Franz

#71

Quote:

  • introduce a shortcut for short real numbers in complex calculations, replacing line 3 by CPX 3 ?


  • I like this one - more consistent. I don't do complex math very often so consistency is important to me because I'll have forgotten how to do things.

    However I also like the idea of CPX being a "mode lock", even though these two options are mutually exclusive. I know I used the complex mode on my HP-15C - never remember it being a hindrance. I guess though that with the parallel imaginary stack it was easier to do real domain calculations while in complex mode since the i register was always 0 unless you put something there with f i or f Re<->Im.

    #72

    CPX needs to do three things, and there's only one keytop. So:

    CPX followed by CPX sets CPX mode, which is canceled by CPX; in CPX mode, all operations are done as if prefixed by CPX if there's a CPX version of the operation.

    CPX followed by anything else executes anything else as complex; CPX mode is not entered.

    CPX CPX ... gosub ... return ; subroutine is in CPX mode upon entry, can cancel it with CPX. upon return, CPX mode is restored if it was undone in the subroutine, cleared if set in the routine.

    #73

    I will go with option 1, keep things consistent.


    #74

    Quote:
    I will go with option 1, keep things consistent.

    I guess you misunderstood something - just option 1 in Walters poll is the inconsistent one. ;-)

    #75

    Franz, you may get driven out of the polling station ... ;-)


    #76

    Quote:
    Franz, you may get driven out of the polling station ... ;-)

    Well, Walter, the problem with polls is that there's always a good chance that the result is not as you would like it.

    So it might have been better (for you) if you had described your poll in the following way: ;-)
    Quote:
    Now the question: Shall we ...

    1) keep the shortcut for the complex X.FCN catalog allowing CPX X.FCN

    2) keep the shortcut for the complex X.FCN catalog allowing CPX X.FCN


    Franz

    Edited: 5 Apr 2012, 4:15 a.m.


    #77

    Franz, I can live with the result. At least I don't insinuate the opposition doesn't understand the question.


    #78

    Quote:
    At least I don't insinuate the opposition doesn't understand the question.

    No Walter, that was no insinuation, that was just an identification of a fact. ;-)

    #79

    Quote:
    No Walter, that was no insinuation, that was just an identification of a fact.

    Now, Franz, that's enough. If you want to continue, please make your propaganda statements outside, at least 20m away from the polling station ;-)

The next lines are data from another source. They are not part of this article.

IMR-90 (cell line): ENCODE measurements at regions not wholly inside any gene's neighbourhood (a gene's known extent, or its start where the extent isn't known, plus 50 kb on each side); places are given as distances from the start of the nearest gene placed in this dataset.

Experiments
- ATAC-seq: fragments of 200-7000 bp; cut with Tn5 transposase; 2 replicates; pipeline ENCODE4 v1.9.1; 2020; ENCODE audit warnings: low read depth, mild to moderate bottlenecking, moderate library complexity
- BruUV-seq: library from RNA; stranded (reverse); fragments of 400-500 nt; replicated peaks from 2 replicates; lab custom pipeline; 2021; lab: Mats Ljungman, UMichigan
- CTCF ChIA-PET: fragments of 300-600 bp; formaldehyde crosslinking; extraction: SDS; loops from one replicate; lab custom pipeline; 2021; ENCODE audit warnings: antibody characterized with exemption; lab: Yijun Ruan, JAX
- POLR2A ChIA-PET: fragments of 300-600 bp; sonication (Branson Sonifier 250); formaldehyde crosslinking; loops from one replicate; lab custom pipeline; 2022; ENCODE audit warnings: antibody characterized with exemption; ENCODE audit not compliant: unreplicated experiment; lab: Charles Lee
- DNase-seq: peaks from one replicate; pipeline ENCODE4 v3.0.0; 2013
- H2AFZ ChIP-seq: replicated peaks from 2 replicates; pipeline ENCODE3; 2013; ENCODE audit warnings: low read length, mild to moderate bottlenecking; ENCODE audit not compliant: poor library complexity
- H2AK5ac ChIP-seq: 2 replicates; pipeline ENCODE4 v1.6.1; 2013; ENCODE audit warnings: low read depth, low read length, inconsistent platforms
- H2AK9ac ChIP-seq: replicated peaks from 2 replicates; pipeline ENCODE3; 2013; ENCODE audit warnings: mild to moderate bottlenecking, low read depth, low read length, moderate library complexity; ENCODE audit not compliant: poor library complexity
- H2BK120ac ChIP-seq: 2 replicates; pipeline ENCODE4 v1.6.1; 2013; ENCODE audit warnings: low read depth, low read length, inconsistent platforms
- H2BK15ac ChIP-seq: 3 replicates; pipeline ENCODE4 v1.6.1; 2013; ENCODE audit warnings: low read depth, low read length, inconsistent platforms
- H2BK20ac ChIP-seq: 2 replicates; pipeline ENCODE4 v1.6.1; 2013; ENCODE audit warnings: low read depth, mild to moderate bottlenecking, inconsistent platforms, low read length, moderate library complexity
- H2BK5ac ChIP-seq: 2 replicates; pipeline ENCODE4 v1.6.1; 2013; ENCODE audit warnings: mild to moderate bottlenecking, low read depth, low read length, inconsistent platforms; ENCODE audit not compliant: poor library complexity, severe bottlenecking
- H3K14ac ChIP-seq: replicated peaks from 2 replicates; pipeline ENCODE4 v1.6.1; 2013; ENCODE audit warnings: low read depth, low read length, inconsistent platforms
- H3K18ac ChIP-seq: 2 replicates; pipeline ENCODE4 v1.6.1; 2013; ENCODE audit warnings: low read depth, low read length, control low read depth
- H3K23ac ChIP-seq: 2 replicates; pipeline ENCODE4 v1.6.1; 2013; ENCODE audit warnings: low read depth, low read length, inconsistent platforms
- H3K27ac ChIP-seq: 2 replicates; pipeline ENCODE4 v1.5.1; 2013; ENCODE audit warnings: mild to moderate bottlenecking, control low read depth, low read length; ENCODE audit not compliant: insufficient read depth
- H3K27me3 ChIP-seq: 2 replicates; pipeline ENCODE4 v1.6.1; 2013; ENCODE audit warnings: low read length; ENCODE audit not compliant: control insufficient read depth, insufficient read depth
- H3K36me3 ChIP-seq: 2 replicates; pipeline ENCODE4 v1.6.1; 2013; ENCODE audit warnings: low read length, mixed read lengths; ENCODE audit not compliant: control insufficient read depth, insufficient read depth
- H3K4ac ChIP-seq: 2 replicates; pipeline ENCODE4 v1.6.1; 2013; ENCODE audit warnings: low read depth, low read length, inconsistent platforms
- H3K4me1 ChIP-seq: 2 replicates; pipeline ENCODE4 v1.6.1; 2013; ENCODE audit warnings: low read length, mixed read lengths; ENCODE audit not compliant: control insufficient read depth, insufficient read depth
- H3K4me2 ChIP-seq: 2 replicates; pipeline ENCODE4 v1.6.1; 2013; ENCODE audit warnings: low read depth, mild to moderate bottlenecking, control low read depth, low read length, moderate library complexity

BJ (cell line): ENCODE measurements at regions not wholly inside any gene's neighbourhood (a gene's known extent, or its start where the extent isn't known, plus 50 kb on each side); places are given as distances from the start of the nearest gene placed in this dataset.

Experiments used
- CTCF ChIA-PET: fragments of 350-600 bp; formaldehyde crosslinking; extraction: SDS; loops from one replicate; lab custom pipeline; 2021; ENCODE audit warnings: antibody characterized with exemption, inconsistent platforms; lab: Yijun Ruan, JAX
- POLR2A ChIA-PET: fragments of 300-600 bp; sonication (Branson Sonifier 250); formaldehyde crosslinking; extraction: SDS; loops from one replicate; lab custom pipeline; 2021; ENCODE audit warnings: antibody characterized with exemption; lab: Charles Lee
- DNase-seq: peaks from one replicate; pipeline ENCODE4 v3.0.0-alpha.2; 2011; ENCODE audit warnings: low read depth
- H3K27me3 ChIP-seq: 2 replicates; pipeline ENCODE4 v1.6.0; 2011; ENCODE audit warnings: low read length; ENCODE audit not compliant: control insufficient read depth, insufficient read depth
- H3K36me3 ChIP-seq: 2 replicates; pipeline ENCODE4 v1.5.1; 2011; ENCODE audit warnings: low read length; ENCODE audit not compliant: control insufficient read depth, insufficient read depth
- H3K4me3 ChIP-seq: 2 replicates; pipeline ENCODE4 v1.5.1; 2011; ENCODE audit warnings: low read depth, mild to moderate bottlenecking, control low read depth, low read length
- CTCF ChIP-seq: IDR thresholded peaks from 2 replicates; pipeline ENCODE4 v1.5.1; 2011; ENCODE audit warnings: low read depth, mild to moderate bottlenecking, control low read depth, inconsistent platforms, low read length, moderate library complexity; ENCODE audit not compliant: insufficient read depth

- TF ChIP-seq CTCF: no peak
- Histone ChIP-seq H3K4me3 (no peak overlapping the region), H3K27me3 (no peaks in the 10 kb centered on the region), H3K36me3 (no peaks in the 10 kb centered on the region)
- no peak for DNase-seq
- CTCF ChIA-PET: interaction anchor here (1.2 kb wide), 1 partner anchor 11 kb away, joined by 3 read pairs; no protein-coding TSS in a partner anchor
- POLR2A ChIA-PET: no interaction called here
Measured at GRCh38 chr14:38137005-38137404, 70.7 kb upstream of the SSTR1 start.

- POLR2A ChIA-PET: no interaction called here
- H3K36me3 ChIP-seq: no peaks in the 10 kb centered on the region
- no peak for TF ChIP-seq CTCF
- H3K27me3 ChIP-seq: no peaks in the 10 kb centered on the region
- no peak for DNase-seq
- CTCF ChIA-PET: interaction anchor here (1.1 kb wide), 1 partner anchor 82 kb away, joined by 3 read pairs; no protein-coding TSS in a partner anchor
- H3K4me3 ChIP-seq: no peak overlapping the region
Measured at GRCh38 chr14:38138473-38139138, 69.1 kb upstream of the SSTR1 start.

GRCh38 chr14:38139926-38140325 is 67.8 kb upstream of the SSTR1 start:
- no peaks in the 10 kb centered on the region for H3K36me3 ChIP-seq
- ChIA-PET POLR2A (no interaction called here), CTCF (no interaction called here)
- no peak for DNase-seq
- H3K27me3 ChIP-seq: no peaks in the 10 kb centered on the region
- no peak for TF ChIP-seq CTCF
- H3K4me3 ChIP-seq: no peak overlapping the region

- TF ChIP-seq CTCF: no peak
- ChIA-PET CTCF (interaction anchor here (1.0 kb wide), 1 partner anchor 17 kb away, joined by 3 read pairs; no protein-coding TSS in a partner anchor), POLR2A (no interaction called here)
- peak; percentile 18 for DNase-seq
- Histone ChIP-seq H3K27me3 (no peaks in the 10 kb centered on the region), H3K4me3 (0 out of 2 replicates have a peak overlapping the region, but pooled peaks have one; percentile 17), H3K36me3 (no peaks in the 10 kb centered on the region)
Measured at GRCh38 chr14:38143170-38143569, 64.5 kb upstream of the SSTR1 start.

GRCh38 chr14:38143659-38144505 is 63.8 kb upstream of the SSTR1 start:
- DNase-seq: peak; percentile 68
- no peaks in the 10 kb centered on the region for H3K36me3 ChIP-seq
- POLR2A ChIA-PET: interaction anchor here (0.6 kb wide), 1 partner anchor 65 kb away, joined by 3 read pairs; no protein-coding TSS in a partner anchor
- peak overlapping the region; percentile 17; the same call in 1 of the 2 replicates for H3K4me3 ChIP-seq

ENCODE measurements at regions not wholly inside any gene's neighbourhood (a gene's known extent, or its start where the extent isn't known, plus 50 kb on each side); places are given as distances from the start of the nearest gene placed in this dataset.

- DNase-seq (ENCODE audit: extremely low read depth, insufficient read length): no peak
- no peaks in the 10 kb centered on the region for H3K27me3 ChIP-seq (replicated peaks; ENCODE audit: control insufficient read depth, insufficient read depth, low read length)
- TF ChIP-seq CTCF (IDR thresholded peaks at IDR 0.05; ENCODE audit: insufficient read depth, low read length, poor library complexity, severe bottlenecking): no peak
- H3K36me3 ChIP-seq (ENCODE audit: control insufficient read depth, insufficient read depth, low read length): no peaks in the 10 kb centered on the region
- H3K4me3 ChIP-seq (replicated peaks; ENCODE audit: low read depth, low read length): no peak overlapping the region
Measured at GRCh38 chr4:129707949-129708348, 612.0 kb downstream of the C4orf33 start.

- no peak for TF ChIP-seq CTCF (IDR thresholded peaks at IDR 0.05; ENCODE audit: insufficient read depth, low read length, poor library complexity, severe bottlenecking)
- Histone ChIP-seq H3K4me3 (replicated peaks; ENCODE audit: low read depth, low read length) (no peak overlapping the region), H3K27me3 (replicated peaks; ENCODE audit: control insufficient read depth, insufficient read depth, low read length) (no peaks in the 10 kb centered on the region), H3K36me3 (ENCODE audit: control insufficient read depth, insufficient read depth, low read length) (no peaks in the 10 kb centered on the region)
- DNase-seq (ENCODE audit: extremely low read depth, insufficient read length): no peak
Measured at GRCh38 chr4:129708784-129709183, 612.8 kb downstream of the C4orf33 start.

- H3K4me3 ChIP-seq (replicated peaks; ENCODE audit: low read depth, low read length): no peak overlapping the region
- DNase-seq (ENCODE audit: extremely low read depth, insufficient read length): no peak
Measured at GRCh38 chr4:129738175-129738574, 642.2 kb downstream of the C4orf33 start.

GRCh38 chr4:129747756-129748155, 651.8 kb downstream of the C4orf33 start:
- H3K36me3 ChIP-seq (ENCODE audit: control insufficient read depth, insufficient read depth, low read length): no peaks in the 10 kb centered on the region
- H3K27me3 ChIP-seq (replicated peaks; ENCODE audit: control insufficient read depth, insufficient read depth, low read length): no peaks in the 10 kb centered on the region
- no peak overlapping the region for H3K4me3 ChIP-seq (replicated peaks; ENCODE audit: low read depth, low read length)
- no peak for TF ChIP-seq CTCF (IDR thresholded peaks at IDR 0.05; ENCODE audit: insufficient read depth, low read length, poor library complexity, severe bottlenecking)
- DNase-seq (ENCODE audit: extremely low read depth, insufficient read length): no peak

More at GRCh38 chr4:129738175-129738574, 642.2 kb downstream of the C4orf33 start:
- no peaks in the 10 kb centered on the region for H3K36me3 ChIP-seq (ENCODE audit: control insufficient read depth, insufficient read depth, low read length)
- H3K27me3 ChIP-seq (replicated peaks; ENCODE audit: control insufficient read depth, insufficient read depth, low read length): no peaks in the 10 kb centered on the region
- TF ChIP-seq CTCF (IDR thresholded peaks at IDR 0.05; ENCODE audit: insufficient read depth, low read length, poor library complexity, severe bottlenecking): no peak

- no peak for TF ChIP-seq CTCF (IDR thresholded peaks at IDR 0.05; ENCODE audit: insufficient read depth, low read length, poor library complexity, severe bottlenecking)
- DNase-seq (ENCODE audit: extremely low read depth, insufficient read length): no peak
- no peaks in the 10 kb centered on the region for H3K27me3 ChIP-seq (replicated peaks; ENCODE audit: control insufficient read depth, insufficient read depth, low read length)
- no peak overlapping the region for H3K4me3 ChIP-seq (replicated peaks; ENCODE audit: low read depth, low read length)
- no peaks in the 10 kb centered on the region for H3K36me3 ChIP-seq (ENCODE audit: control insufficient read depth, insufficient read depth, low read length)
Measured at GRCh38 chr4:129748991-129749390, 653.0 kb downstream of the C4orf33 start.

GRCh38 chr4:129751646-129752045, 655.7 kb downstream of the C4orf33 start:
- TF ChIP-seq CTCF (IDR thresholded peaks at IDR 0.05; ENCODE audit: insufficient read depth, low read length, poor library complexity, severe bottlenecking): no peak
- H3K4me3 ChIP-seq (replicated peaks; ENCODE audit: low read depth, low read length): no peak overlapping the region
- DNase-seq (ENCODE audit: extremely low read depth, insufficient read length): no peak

#80

    OK, we had eleven members participating in the poll so far. Of those, two vote in favour of alternative 1, and nine in favour of alternative 2. I modified the manual according to this result: CPX X.FCN is gone, CPX n is in. Changed and committed to SF :-)


    #81

    If I find the time I'll add the press&hold feature of the shift keys to the CPX key without changing any other behaviour. CPX lock has been ruled out by some deeper analysis done by Pauli: It just doesn't pay off.


    #82

    We had that press&hold-topic earlier already ad nauseam - it will exclude one-handed use - please refrain from implementing that.


    #83

    Quote:
    We had that press&hold-topic earlier already ad nauseam - it will exclude one-handed use - please refrain from implementing that.

    Oh, that's one of the very rare cases where I have to agree with you. :-)

    (dass ich das noch erlebe!)

    For f/g/h prefixes such a 'hold function' is indeed a good idea, but not for CPX in my opinion. Otherwise the next 'hold' wish (e.g. for the -> prefix) would probably come soon ...

    #84

    This press and hold is entirely optional for the user and would operate just like the press and hold we already have for the other shift keys.

    I just don't see what the problem is adding something that is oft requested and that has absolutely zero impact for those who choose to use their calculator one handed -- you can still prefix every complex command with CPX so the old entry model is absolutely unchanged. It isn't as if you are being forced to press and hold to access anything, it just makes life a bit easier...

    - Pauli